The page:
Fecal Score, Moisture Content and pH Values

Fecal consistency within each pen was visually assessed during the study by a technician who was blind to dietary treatments, according to a modification of the method described by Pierce et al. [14] as follows: hard feces = 1; slightly soft feces in pen = 2; soft, partially-formed feces = 3; loose, semi-liquid feces = 4; watery, mucoid feces = 5. The moisture content of fecal samples was measured by vacuum freeze-drying. The pH of fecal samples was measured directly with a combined pH electrode.

Sampling and Measurements

On day 1 and day 21, fresh fecal samples were collected from each piglet. Feces were placed in a container with stabilization solution (RNAlater, a saturated ammonium sulfate solution [pH 5.2] containing 20 ml [0.5 M] EDTA solution and 25 ml [1 M] sodium citrate solution). Fresh fecal samples were also immediately frozen in liquid nitrogen and stored at −80°C.

At the end of the 21-d experiment, three piglets with similar body weight were randomly chosen from each group and euthanized. The abdomen was aseptically opened and the duodenum (about 10 cm distal to the pylorus) and jejunum (the middle portion of the small intestine) were sampled according to the methods described by Yang et al. [15].

Determination of Short-Chain Fatty Acids in Fecal Samples

Short-chain fatty acids (acetic acid, propionic acid and butyric acid) were quantified with gas chromatography [16]. The gas chromatography system consisted of a 7890A equipped with a flame ionization detector (Agilent, USA). The chromatographic column was HP-FFAP (25 m, 0.32 mm, 0.5 um) (Agilent, USA).

DNA Extraction and High-throughput Sequencing of Fecal Samples

Microbial DNA was extracted from 250mg fecal samples according to the methods [6, 16], and the V3–V4 region of the 16S ribosomal RNA gene was amplified by polymerase chain reaction (95°C for 2 min, followed by 20 cycles at 94°C for 30 sec, 48°C for 30 sec, and 72°C for 2 min) using primers 338F5’-(ACTCCTACG GGAGGCAGCAG)-3’ and 806R 5’-(GGACTACHVGGGTWTCTA AT)-3’, by thermocycler PCR system (GeneAmp 9700, ABI, USA). High-throughput sequencing of the community structure of fecal samples was performed on an Illumina MiSeq platform (Illumina, USA) according to the standard protocols by Majorbio Bio-Pharm Technology Co. Ltd. (China), while Operational Taxonomic Units (OTUs) were clustered with 97% similarity cut off using UPARSE (version 7.1 http://drive5.com/uparse/). The relative abundance at the family and genus levels was compared between the two treatments with the top 10 most abundant families defined as predominant, and sorted for comparison. One-way analysis of variance (ANOVA) and other calculations were performed with the SPSS software, version 20.0. The principal coordinate analyses (PCoA) based on unweighted UniFrac distances presence discrepancy was conducted using the SAS 9.1 software to evaluate differences in the fecal microbiota between sample groups.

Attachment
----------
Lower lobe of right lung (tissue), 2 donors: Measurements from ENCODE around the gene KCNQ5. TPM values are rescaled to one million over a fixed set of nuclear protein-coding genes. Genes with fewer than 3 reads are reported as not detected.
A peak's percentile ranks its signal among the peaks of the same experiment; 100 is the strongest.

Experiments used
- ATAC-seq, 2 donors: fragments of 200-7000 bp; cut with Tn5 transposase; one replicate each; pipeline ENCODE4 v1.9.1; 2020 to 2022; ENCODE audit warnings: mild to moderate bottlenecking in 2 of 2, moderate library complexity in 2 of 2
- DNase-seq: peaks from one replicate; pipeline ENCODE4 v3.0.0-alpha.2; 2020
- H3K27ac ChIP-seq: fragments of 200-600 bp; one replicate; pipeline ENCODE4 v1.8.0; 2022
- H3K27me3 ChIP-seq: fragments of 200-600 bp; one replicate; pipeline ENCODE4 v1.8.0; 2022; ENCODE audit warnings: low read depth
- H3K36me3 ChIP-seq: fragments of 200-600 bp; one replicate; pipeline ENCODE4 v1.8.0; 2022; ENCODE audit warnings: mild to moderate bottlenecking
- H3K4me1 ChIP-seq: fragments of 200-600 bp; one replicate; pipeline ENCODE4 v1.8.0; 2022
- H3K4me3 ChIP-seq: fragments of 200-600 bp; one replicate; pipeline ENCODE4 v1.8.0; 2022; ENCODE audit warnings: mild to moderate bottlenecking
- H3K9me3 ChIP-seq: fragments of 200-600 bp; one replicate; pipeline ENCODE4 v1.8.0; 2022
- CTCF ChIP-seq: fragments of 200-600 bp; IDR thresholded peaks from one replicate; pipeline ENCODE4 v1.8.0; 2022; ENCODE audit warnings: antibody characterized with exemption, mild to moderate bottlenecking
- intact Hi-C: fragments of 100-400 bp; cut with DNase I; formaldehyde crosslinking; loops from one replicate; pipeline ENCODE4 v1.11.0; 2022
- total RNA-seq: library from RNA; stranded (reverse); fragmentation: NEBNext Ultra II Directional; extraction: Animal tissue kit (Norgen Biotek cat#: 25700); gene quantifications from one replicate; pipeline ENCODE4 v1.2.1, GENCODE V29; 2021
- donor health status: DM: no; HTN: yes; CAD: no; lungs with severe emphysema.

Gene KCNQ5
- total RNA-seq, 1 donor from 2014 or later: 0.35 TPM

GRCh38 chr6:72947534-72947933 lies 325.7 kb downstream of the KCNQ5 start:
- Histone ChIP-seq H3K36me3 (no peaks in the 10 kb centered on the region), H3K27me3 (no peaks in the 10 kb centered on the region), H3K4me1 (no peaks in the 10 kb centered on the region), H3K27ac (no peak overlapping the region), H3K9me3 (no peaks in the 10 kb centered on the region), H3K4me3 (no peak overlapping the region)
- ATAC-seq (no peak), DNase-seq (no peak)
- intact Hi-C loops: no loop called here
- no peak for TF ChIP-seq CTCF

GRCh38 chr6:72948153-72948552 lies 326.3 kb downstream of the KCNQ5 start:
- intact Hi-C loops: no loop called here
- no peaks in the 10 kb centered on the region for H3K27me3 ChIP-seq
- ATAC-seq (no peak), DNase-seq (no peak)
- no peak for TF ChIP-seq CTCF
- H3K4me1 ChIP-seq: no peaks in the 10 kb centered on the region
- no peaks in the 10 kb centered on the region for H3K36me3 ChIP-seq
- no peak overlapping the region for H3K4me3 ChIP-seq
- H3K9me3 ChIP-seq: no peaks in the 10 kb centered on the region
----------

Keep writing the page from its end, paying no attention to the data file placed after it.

Results

Growth Performance

Compared with the control treatment, piglets fed a basal diet supplemented with either EBS or EBL probiotic complexes had higher body weight (BW) and ADG (p < 0.05) and lower ADFI and FCR (p < 0.05) at day 21 after weaning (Table 2). However, there were no differences in BW, ADG, ADFI or FCR between the two probiotic groups (p > 0.05)(Table 2). Both probiotic complexes improved the growth performance of piglets during the 21 d after weaning.

Table 2 . Effects of probiotics on BW, ADG, ADFI and FCR of piglets on day 21 after weaning..

TreatmentControlEBSEBL
BW,kg13.8±2.19a14.5±1.24b14.9±1.31b
ADG,g383±16.77a398±18.62b417±18.55b
ADFI,g557±20.02a538±18.62b520±17.98b
FCR,g/g1.45±0.08a1.31±0.12b1.27±0.13b

abcMeans with different superscripts differ significantly (p < 0.05)..

Control, basal diet supplemented with whey powder and no bacteria; EBS, basal diet supplemented with EBS complex (Enterococcus faecium DSM 7134, Bacillus subtilis AS1.836 and Saccharomyces cerevisiae ATCC 28338); EBL, basal diet supplemented with EBL complex (Enterococcus faecium DSM 7134, Bacillus subtilis AS1.836 and Lactobacillus paracasei L9)..




Fecal Score, Moisture Content and pH Values